A Consensus From The Advanced Hip Resurfacing Course, Ghent, June 2009 About Metal-on Metal Hip Resurfacing
K. De Smet, MD, Orthopaedic Surgeon1;
P. A. Campbell, PhD, Associate Professor2;
and H. S. Gill, DPhil, University Lecturer in
Orthopaedic Mechanics3 1 ANCA Medical Center
(AMC-Ghent), Krijgslaan 181, 9000 Ghent, Belgium.
2 UCLA/Orthopaedic Hospital, 2400 South
Flower Street, Los Angeles, California 90007, USA.
3 Nuffield Department of Orthopaedics,
Rheumatology and Musculoskeletal Sciences University of
Oxford, Botnar Research Centre, Nuffield Orthopaedic
Centre, Oxford OX3 7LD, UK.
We report the consensus of surgical opinions of an
international faculty of expert
metal-on-metal hip resurfacing surgeons, with
a combined experience of over 18,000 cases, covering
required experience, indications, surgical
technique, rehabilitation and the management
of problematic cases.
The last decade has seen an increased use of
metal-on-metal hip resurfacing arthroplasty
as an alternative to contemporary total hip
replacement (THR), especially for patients who wish to participate in high-demand activities.
Metal-on-metal bearings are also being used
more often for THR. In June 2009, the third
Advanced Resurfacing Course was held in Ghent, with a
faculty that included 21 orthopaedic surgeons
whose combined experience included over 18,000 metal-on-metal hip resurfacing arthroplasties. As the meeting served to bring together surgeons,
highly experienced in hip resurfacing, from
Australia, Europe and the Americas, the
opportunity was taken to establish consensus views on
issues of required experience, indications,
surgical technique and rehabilitation. The
aim of this annotation is to disseminate
these consensus findings in order to help surgeons who
are considering metal-on-metal bearings for
both resurfacing and conventional THR. The
findings are presented as a majority opinion, with the percentage of the faculty in agreement given
The use of metal-on-metal bearings for THR and
resurfacing presents a greater technical
challenge than that of conventional
metal-on-polyethylene bearings. The consensus
(81%) was that an orthopaedic surgeon should
have a minimum experience of 200 conventional THRs
before starting to use a metal-on-metal hip
resurfacing arthroplasty. Opinion varied on
the number of these operations needed to overcome the learning curve, and ranged from 20 (36%), to
50 (28%) and more than 50 (30%).
The overall view (100%) was that the ideal candidate for
an metal-on-metal hip resurfacing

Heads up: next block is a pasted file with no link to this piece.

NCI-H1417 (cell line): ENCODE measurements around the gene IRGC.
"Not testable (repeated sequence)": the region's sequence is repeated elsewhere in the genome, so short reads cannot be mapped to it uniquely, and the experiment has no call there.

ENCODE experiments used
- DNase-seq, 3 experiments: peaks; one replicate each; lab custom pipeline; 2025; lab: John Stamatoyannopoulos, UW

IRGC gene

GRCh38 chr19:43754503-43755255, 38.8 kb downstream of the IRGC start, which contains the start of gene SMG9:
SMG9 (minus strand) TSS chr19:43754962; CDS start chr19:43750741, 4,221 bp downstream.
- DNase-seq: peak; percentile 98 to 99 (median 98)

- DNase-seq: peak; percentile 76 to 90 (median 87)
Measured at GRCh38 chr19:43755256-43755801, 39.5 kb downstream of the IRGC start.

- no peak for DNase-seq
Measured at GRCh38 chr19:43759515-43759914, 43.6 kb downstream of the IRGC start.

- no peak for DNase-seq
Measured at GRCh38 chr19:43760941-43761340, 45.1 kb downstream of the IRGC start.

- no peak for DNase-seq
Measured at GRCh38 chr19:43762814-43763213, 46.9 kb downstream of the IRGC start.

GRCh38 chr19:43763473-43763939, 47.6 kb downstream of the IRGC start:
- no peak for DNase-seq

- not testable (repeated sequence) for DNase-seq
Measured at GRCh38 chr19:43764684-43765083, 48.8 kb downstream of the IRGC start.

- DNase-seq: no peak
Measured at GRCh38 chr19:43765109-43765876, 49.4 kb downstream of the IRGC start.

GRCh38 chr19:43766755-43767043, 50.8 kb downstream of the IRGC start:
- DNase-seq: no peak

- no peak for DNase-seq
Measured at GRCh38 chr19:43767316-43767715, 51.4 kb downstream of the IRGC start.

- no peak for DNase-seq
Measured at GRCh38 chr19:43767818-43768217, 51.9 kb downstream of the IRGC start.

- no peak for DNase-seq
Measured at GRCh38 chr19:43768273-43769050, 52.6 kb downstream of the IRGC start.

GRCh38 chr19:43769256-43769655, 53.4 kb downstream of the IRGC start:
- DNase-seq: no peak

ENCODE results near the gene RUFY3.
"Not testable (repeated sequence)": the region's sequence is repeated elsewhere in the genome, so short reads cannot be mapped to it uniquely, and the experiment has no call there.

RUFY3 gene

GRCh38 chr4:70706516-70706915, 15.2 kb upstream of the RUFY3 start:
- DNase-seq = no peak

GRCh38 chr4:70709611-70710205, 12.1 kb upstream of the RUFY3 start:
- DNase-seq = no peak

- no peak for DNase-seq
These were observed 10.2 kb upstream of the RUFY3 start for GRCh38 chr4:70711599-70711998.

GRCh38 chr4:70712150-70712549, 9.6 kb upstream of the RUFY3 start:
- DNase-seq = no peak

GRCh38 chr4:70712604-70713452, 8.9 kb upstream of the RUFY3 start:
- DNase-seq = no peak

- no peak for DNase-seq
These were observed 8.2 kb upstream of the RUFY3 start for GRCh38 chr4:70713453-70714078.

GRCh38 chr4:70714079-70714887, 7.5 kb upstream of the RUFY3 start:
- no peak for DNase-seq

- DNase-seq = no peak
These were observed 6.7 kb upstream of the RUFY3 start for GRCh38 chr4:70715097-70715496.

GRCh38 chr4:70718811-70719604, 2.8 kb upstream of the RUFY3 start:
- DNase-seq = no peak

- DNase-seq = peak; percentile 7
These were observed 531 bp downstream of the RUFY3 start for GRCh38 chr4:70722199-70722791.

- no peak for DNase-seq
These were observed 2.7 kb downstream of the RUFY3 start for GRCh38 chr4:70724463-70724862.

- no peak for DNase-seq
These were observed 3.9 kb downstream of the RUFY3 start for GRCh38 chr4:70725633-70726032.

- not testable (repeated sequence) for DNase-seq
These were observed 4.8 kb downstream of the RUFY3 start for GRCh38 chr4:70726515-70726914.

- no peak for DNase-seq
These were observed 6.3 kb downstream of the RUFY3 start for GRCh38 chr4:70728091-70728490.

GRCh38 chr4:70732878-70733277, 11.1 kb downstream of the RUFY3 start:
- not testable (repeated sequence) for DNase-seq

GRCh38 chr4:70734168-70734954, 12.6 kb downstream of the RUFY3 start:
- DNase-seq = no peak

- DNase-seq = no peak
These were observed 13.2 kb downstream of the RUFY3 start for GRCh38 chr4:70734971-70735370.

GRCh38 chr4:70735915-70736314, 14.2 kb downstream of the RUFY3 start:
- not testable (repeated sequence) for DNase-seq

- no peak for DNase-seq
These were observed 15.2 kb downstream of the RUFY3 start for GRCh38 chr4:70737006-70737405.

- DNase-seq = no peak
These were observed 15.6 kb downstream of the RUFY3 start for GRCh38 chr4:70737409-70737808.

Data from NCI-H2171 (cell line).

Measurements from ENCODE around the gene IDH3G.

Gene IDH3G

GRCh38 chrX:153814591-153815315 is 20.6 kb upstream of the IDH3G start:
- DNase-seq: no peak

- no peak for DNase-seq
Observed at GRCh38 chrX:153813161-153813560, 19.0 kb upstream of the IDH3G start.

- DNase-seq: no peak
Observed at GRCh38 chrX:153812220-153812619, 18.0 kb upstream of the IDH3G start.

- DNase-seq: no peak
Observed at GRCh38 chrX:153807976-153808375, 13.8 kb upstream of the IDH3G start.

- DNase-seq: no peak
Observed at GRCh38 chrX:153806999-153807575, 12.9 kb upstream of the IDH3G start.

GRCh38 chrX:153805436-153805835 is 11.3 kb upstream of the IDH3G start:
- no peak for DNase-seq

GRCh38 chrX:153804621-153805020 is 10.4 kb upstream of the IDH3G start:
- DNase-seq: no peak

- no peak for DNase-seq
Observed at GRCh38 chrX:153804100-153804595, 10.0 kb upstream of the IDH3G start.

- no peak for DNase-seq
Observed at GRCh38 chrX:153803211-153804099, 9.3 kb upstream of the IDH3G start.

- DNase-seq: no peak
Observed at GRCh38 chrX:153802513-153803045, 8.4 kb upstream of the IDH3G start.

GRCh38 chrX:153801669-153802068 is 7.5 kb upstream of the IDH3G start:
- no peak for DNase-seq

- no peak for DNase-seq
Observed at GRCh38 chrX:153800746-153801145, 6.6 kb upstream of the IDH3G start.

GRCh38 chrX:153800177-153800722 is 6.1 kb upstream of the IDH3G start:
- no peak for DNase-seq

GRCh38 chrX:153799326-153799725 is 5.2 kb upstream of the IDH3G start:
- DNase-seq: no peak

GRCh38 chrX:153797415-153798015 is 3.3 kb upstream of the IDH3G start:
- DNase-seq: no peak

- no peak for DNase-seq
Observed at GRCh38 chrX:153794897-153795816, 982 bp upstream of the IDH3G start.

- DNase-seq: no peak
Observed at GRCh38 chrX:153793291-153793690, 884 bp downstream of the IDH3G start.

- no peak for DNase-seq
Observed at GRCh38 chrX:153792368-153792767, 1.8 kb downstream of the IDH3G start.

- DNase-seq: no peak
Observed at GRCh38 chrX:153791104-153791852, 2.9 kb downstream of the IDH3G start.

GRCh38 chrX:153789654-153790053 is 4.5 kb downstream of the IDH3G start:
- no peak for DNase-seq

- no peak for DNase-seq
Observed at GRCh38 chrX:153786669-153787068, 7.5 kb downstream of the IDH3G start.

arthroplasty is a relatively young man with
normal anatomy and primary osteoarthritis. Being female was not, by itself, a contra-indication
(89%), but use of a small femoral head (< 46
mm) was contra-indicated (70%). Being female
and wanting to have children was a contra-indication (66%), as was being female and having a metal
allergy (70%). Grossly abnormal anatomy,
regardless of gender, was also agreed to be a
contra-indication (83%). There was considerable debate about bone quality, the general view being that
‘good’ femoral bone is a prerequisite, but no
agreement was reached on a working definition
of acceptable quality.
The majority opinion (56%) was that the best type of
femoral placement guide is that which
encircles the femoral neck. There was general
agreement (63%) that the current acetabular placement jigs are inadequate. The overall preference (78%)
was for cementing the femoral component with
a thin cement mantle with fixation holes
drilled in the femoral bone, use of pulsed lavage, and reduction of the hip in less than eight minutes
from the start of mixing the cement.
Full weight-bearing can be allowed on the first
post-operative day (73%) and patients should
use crutches for as long as needed (57%). Six
weeks is the optimal time to return to normal
non-sporting daily activities (44%), and six
months for returning to impact sports such as
running or tennis (61%).
Managing problematic cases
It was difficult to achieve a consensus on this topic,
and only the broad recommendations of the
discussion are reported. It was generally
agreed that these patients need to be followed up and those with symptoms investigated. There was
no agreement on the diagnostic value of
measurements of metal ions, but it was felt
that ‘high’ concentrations of systematic
metal ions indicated a problem with the articulation.
Cross-sectional imaging and plain radiographs
are required for the investigation of a
symptomatic metal-on-metal bearing.
It is hoped that these consensus opinions will prove
useful to orthopaedic surgeons and will lead
to improved outcomes after surgery for hip